On Assertiveness

I've been looking for resources on assertiveness. Assertiveness is about communicating positive and negative ideas and feelings "openly, honestly and directly". What I particularly liked about this article was the emphasis of choice that we have between four modes of communication which were outlined:

  • direct aggression: bossy, arrogant, bulldozing, intolerant, opinionated, and overbearing

  • indirect aggression: sarcastic, deceiving, ambiguous, insinuating, manipulative, and guilt-inducing

  • submissive: wailing, moaning, helpless, passive, indecisive, and apologetic

  • assertive: direct, honest, accepting, responsible, and spontaneous

Among these four identifiable modes of communication, the assertive is clearly the most effective.

The article also gives a few tips to improve our assertiveness. Quite a lot of it is about body language: having good body posture, even tone. Interestingly, it seems it is necessary to talk about oneself; to start statements with 'I'. I clearly have ownership over statements I make about myself. Factual statements are also secure.
This University of Iowa information sheet lays out three parts of an assertive communication:
  1. empathy/validation: Try to say something that shows your understanding of the other person's feelings. This shows them that you're not trying to pick a fight, and it takes the wind out of their sails. From the above example, "I know that you get anxious when you're all ready to go and I'm not … ."
  2. statement of problem: This piece describes your difficulty/dissatisfaction, tells why you need something to change. For example, "… but when you do that, I get all flustered and take even more time. By the time we get in the car, we're mad at each other and not much in the mood to have a good time."

  3. statement of what you want: This is a specific request for a specific change in the other person's behavior. For example, "From now on, let's be sure we know what time we want to leave, and if you're ready before I am, will you please just go to another room and read the paper or watch TV?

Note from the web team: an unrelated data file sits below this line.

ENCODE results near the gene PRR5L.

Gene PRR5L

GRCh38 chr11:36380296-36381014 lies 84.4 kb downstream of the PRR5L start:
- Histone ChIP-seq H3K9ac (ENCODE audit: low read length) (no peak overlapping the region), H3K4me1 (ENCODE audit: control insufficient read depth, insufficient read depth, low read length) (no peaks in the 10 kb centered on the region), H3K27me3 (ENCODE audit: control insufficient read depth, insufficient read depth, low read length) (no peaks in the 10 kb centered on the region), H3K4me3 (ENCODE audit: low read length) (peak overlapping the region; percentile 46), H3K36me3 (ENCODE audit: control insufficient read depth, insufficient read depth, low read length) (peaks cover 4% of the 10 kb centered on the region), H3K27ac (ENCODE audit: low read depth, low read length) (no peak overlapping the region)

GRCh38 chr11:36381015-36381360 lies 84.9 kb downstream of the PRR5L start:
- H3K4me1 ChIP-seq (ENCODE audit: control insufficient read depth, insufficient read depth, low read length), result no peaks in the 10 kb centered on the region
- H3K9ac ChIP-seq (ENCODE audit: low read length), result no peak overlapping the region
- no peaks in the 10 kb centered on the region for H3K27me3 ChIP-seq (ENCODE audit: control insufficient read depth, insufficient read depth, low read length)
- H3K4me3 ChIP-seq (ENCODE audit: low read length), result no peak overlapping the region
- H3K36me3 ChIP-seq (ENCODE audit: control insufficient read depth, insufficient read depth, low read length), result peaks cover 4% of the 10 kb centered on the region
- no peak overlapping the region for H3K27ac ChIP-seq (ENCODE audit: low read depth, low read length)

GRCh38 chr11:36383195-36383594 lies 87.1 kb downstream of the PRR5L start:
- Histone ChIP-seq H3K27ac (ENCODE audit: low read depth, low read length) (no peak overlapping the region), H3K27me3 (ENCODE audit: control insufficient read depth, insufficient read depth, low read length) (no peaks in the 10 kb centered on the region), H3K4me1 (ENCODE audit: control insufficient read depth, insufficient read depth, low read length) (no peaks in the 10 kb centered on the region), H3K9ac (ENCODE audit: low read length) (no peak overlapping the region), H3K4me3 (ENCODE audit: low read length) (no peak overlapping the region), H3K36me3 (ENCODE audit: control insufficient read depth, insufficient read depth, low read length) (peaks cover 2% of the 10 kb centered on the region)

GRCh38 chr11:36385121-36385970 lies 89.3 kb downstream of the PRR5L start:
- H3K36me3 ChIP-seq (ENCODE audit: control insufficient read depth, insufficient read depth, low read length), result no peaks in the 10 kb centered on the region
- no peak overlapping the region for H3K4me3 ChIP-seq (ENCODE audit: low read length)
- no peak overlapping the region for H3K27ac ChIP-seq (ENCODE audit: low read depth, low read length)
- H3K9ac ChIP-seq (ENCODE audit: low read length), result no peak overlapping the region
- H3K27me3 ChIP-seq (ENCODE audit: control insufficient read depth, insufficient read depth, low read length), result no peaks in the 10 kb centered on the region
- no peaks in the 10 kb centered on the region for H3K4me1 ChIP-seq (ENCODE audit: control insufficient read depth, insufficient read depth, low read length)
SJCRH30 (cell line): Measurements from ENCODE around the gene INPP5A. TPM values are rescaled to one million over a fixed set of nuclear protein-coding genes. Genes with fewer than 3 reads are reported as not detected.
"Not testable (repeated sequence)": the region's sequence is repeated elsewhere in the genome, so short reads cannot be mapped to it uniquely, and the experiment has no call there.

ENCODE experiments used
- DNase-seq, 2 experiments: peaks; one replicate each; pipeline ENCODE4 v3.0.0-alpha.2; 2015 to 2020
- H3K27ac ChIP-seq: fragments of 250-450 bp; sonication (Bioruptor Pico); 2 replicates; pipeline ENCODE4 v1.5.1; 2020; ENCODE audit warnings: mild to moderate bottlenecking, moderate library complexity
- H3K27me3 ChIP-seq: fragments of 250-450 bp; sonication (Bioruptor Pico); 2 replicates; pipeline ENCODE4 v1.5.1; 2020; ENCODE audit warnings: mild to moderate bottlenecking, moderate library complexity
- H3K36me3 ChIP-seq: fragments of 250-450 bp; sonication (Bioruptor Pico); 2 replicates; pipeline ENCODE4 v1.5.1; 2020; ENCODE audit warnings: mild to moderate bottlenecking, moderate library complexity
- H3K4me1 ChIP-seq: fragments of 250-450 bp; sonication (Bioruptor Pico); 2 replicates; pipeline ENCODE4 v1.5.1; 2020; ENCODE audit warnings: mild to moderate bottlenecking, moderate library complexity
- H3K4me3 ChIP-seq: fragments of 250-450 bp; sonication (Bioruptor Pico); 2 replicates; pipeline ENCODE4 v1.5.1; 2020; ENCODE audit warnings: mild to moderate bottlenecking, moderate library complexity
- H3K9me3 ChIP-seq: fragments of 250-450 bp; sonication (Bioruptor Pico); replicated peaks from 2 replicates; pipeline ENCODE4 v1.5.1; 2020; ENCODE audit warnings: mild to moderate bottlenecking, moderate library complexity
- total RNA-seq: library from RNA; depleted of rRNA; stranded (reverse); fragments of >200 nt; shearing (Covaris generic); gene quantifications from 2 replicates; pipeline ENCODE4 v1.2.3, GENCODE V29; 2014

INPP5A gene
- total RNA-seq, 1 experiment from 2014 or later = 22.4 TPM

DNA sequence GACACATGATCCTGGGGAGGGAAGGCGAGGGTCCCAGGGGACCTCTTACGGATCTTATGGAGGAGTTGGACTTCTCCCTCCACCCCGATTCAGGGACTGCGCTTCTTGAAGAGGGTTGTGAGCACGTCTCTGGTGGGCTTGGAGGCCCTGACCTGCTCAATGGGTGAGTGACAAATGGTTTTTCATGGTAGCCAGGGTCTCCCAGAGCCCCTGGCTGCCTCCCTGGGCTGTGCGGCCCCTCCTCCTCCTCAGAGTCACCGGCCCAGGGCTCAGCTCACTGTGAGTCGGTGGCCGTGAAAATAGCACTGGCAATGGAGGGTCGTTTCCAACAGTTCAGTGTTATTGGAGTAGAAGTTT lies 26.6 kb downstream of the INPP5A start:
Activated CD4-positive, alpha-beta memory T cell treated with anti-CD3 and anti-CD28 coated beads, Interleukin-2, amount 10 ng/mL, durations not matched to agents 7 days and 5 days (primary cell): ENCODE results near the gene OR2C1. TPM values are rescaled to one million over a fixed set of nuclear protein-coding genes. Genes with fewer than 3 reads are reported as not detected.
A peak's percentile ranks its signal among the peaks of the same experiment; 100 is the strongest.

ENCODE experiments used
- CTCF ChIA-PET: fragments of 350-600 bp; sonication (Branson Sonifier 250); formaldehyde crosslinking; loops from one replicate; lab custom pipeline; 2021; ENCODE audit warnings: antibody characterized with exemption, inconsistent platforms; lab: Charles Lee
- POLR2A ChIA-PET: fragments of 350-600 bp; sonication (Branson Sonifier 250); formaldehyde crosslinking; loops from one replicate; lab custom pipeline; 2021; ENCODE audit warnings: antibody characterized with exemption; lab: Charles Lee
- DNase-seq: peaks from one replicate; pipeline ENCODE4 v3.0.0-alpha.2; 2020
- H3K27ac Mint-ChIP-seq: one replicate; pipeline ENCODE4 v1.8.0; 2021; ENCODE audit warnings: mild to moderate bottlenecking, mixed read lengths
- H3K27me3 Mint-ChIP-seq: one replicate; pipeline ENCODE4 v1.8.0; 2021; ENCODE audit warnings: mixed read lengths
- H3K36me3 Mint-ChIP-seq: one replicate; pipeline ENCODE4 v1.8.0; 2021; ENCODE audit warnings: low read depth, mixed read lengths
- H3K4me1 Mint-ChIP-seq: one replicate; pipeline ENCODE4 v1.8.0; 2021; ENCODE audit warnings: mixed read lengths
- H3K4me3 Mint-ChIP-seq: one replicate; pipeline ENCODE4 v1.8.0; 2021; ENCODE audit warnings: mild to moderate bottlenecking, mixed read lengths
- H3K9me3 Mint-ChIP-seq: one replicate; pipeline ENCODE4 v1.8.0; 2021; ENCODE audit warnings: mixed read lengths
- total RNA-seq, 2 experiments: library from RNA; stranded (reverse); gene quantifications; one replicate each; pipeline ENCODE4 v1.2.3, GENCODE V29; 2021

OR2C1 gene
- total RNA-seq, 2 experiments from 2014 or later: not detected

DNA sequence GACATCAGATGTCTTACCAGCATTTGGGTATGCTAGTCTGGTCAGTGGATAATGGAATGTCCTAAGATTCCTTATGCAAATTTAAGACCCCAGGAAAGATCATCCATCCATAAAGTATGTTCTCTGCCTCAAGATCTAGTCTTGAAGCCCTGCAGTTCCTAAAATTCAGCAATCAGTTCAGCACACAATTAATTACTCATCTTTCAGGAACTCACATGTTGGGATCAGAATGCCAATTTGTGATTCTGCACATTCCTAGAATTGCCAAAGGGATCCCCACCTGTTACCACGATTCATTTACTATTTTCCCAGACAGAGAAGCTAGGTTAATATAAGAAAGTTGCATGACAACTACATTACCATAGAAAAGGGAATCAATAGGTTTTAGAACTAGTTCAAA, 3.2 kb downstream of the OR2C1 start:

Summarization is a key part of being assertive. We will often need to repeat what we say as well. Assertiveness appears also to be fundamentally about being specific. Rather than asking for general thing; we pick a time and date and place for an important meeting, for example.
Interestingly, compromise appears to be an important part of assertiveness, although not over things that are a matter of one's self worth or self respect.

Further Reading
  1. Essortment: Ten tips for being a more assertive person
  2. Ezine: Assertive Communication - Twenty helpful tips
  3. University of Iowa: Assertive Communication

What am I called? Preliminary thoughts

OK, so I have to decide on what I am called. "But surely your parents decide that?" I hear you say?
But the thing is; they only give you a suggestion. It's one's own choice what to tell people, and how to sign off. The decision arises because of the collision of two worlds: the 'friend' world of "Steve" and the 'family and work' world of "Stephen"... The two worlds move closer together with an "activist" world having elements of both.

The decision becomes necessary for consistency purposes and consistency is of course a large part of professionalism. The specific decision needed is what to sign off at the end of emails.
There are two options:
  • Steve; or
  • Stephen
I need to be consistent. A person with ideas about global problems should at least be able to decide on what he is called.

The problem is, that 'Steve' is not really a shortening of 'Stephen'. The correct shortening would be 'Stephe', pronounced 'Steve', as one or two of my friends have noted... Except that Steph is not pronounced 'Steve' at all but 'Stef'. So I can't really consistently be both Stephen and Steve; I can only be one or the other for official purposes.

Now, it's easier to go for the more informal of the two. There are more friends around than family and easy informality is a part of business as well as friendliness. For a while, my housemate was called 'Stephen' and so 'Steve' was easier.

But there are considerations for 'Stephen' too. I generally prefer it; it seems a more beautiful and generally higher class name than 'Steve', and 'Stephen' is actually slightly easier to say that 'Steve'. When combined with my surname, 'Stephen' has a better ring to it than 'Steve'.

Of course people can call me what they like. If people know me as 'Steve' then the definition of my name 'Stephen' is not going to change anything between us. It will just be how I sign emails and introduce myself.

So that is where I am. If people have any comments, please say so in the next few days. I will then post my final decision.